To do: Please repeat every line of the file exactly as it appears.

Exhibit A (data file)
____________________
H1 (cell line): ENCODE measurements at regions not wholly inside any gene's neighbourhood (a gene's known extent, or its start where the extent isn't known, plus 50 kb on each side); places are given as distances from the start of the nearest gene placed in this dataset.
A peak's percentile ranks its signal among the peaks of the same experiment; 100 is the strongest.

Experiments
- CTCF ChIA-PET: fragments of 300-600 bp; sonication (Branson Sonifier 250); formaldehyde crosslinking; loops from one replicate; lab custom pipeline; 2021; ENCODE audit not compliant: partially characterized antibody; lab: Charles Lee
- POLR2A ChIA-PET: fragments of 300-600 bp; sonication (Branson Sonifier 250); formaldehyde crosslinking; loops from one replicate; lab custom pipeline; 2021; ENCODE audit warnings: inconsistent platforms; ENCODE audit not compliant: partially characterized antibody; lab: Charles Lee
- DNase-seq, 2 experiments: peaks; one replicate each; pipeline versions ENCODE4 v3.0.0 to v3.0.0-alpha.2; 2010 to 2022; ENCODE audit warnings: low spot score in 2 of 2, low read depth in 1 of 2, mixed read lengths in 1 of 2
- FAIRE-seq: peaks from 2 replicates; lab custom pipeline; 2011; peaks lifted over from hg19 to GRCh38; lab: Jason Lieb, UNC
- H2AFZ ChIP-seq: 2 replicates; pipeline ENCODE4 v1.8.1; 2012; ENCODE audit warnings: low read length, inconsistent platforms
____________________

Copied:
H1 (cell line): ENCODE measurements at regions not wholly inside any gene's neighbourhood (a gene's known extent, or its start where the extent isn't known, plus 50 kb on each side); places are given as distances from the start of the nearest gene placed in this dataset.
A peak's percentile ranks its signal among the peaks of the same experiment; 100 is the strongest.

Experiments
- CTCF ChIA-PET: fragments of 300-600 bp; sonication (Branson Sonifier 250); formaldehyde crosslinking; loops from one replicate; lab custom pipeline; 2021; ENCODE audit not compliant: partially characterized antibody; lab: Charles Lee
- POLR2A ChIA-PET: fragments of 300-600 bp; sonication (Branson Sonifier 250); formaldehyde crosslinking; loops from one replicate; lab custom pipeline; 2021; ENCODE audit warnings: inconsistent platforms; ENCODE audit not compliant: partially characterized antibody; lab: Charles Lee
- DNase-seq, 2 experiments: peaks; one replicate each; pipeline versions ENCODE4 v3.0.0 to v3.0.0-alpha.2; 2010 to 2022; ENCODE audit warnings: low spot score in 2 of 2, low read depth in 1 of 2, mixed read lengths in 1 of 2
- FAIRE-seq: peaks from 2 replicates; lab custom pipeline; 2011; peaks lifted over from hg19 to GRCh38; lab: Jason Lieb, UNC
- H2AFZ ChIP-seq: 2 replicates; pipeline ENCODE4 v1.8.1; 2012; ENCODE audit warnings: low read length, inconsistent platforms